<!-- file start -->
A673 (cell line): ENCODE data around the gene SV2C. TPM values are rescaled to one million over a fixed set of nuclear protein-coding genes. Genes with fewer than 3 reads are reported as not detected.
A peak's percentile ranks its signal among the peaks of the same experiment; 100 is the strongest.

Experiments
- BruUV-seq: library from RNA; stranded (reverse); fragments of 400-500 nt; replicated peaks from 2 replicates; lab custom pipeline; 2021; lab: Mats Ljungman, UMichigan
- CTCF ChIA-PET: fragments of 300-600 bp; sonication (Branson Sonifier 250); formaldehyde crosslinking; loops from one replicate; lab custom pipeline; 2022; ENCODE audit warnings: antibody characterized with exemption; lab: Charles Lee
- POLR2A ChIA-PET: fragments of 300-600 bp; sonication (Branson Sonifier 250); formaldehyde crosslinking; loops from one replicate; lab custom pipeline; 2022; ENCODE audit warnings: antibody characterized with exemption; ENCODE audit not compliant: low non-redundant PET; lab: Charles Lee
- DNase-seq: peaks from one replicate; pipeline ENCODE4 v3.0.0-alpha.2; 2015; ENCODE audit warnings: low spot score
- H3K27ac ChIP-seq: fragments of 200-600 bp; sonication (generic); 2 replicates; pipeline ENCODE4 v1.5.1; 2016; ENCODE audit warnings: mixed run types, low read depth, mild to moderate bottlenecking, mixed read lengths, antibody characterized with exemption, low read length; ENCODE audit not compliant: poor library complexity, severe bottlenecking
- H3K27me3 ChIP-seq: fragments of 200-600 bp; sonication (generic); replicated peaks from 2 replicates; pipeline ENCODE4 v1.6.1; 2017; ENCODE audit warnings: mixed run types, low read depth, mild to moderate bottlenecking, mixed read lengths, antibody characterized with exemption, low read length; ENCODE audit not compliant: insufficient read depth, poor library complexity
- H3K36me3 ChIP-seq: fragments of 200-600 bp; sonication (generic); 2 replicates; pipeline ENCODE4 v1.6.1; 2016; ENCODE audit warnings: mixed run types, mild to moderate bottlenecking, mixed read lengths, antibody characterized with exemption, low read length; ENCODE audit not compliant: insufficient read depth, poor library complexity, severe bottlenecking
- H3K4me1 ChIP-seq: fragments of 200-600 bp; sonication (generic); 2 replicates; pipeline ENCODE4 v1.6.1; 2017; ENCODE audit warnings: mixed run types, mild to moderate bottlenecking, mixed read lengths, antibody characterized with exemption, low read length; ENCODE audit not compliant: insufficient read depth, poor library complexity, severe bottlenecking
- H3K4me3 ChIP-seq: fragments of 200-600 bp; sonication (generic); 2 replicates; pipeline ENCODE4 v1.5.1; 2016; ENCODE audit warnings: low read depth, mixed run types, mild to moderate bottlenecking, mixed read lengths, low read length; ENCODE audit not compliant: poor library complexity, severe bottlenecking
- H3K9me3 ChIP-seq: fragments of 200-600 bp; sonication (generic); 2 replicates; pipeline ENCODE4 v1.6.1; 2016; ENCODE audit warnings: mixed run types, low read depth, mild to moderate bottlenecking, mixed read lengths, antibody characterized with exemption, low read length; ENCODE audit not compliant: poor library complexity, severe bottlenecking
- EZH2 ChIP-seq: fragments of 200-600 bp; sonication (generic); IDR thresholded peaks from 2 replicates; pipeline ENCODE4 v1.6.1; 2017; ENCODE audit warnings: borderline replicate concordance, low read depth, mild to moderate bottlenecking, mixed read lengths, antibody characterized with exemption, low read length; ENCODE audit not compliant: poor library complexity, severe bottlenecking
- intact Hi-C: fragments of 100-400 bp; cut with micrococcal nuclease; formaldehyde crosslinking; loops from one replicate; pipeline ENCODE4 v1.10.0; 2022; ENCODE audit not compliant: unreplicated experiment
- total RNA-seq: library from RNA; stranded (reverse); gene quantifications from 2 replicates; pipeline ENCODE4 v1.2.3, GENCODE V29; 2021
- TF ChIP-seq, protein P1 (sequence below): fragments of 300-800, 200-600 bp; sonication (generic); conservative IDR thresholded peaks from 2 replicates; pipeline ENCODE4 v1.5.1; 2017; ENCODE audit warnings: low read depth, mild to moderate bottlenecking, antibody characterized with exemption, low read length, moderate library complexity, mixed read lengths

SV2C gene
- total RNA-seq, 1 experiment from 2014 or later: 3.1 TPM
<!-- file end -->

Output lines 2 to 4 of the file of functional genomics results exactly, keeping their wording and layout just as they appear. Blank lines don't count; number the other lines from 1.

A peak's percentile ranks its signal among the peaks of the same experiment; 100 is the strongest.

Experiments
- BruUV-seq: library from RNA; stranded (reverse); fragments of 400-500 nt; replicated peaks from 2 replicates; lab custom pipeline; 2021; lab: Mats Ljungman, UMichigan